The common factor in all of this is the marine phase. Of course there are problems and issues in freshwater, even Spey specific ones such as abstraction, but the poor run this year is too universal to suggest anything other than the marine environment is primarily responsible. I will come onto freshwater issues shortly but there is lots of evidence that the seas, locally and further afield and undergoing a period of change. Hake are now fished for in the North Sea, populations of seabirds in the Shetlands are collapsing, or at least some species are https://www.theguardian.com/environment/2018/jun/03/shetland-seabirds-climate-change-catastrophe-terns-kittiwakes-puffins. There is also a strongly promoted hypothesis that excessive and underestimated stocks of mackerel are not only over grazing the northern seas but could also be predating on salmon post smolts. Around Scotland’s coasts the seal population has burgeoned, this in stark contrast to Scandinavian countries where numbers are strictly controlled. At a nearby river estuary the 700 seals present made the news this week https://www.forres-gazette.co.uk/News/Seals-seen-as-threat-to-salmon-stock-12062018.htm. Nobody really knows how many salmon, or sea trout predators like these take, and there are other, larger, faster moving, predators present in the Moray Firth but we know for sure they take some, perhaps quite a lot – a classic area where more, better, research is needed. One thing is for sure the country is not suddenly going to embrace a Scandinavian approach to wildlife management.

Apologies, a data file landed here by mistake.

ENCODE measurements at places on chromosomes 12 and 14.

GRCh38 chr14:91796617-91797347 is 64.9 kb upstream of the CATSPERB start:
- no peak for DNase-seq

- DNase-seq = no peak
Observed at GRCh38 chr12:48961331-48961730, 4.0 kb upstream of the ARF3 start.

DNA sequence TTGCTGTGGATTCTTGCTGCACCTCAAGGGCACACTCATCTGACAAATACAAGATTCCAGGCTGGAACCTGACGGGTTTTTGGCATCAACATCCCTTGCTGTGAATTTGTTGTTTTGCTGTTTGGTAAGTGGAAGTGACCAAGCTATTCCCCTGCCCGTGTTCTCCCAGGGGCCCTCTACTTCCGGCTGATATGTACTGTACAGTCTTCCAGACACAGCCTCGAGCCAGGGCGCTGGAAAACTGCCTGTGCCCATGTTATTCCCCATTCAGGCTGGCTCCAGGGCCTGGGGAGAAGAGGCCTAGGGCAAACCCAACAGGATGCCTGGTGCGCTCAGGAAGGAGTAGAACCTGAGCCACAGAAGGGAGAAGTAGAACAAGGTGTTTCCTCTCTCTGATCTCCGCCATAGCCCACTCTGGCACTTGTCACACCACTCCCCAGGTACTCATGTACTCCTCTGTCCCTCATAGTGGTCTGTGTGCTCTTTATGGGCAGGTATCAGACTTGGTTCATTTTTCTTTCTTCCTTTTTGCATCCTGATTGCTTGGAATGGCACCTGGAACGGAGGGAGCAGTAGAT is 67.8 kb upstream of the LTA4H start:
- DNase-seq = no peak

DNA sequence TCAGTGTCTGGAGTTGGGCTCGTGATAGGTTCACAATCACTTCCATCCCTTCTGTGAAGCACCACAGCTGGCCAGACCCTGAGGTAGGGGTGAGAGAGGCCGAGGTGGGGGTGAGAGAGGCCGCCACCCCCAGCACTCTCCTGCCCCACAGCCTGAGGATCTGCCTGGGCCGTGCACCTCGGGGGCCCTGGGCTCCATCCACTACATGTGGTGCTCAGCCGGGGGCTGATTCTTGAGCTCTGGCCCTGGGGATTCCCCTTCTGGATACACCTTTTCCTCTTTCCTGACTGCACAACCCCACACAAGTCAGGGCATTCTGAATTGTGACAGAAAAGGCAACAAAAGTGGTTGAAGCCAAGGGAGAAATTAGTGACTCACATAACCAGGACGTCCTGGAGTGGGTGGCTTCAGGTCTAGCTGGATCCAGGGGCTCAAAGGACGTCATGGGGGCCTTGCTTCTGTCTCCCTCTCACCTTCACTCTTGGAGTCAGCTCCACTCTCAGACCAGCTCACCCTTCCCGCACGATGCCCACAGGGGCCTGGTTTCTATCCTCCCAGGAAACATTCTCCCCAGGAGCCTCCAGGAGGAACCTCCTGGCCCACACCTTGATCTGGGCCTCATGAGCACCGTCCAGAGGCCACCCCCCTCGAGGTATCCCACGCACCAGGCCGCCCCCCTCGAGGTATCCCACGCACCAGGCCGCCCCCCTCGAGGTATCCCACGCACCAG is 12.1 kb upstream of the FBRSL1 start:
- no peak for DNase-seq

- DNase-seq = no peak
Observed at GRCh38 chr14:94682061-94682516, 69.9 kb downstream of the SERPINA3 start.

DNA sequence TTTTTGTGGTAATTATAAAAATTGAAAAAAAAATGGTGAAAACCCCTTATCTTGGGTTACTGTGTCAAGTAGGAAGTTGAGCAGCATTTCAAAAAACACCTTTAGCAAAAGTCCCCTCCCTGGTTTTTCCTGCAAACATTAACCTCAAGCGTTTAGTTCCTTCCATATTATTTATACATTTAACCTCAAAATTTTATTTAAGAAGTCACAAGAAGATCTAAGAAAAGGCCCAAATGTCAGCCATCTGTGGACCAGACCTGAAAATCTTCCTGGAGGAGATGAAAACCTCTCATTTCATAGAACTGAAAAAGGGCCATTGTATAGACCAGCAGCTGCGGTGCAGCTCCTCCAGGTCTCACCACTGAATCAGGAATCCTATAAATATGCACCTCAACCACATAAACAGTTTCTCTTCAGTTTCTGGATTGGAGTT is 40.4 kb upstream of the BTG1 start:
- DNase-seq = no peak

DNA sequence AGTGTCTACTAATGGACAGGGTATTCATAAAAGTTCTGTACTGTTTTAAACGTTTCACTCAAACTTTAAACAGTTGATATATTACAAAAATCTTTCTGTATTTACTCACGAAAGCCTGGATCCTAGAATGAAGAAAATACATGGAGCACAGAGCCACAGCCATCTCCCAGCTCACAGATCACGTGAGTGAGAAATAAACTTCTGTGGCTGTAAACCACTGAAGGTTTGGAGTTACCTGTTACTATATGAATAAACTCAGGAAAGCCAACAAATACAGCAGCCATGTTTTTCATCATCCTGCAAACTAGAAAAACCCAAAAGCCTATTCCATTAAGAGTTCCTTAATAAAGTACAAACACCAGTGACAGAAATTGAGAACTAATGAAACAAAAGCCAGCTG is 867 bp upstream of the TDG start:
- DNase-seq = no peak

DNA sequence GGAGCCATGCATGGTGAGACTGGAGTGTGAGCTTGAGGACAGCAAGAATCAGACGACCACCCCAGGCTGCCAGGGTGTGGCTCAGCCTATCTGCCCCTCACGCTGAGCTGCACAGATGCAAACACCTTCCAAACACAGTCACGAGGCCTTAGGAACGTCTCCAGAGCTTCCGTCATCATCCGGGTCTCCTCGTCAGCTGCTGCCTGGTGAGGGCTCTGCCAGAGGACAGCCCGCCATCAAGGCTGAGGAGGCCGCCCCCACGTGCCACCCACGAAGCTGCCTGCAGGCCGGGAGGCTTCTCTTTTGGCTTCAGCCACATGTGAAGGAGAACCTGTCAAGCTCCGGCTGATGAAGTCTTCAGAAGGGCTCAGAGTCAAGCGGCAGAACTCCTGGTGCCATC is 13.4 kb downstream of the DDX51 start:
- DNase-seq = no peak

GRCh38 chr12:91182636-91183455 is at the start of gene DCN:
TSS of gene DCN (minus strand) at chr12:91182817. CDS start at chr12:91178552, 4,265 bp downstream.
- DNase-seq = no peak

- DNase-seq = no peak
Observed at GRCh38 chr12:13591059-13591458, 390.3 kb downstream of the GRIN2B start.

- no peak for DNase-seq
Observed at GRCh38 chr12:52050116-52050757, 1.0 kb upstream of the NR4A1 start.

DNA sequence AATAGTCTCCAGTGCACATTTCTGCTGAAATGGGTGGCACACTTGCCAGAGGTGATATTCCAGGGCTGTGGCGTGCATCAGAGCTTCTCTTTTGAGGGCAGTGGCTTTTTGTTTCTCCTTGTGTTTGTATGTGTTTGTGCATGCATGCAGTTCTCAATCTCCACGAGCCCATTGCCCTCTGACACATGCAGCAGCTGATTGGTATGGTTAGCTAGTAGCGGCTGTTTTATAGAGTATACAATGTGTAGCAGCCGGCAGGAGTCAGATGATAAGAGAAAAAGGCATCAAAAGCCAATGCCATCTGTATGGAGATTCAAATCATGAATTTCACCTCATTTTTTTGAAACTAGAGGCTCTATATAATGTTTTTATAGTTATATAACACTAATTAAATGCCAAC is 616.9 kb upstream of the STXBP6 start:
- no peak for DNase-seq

The end result of the collapse in stocks this year and the poor catches is unhappy anglers and much finger pointing at management organisations. There is a palpable sense of doom and gloom, anger even, with some feeling the situation is in terminal decline. A situation such as this always leads to much discussion about the cause with much of this focused on the river; not enough juveniles and too much sawbill predation being the main points of discussion. Predation has always occurred, although the management of this issue on the Spey, appears, to my eyes at least, to be very proactive in comparison to some other areas. Predation is always more of an issue though when returns are poor. Attitudes to bird predation appear to be changing across the rural sector so perhaps our hamstrings will be loosen more in the near future.